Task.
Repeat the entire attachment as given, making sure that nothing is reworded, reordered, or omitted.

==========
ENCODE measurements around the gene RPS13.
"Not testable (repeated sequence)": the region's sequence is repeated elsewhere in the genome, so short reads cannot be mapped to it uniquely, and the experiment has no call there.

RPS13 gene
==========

ENCODE measurements around the gene RPS13.
"Not testable (repeated sequence)": the region's sequence is repeated elsewhere in the genome, so short reads cannot be mapped to it uniquely, and the experiment has no call there.

RPS13 gene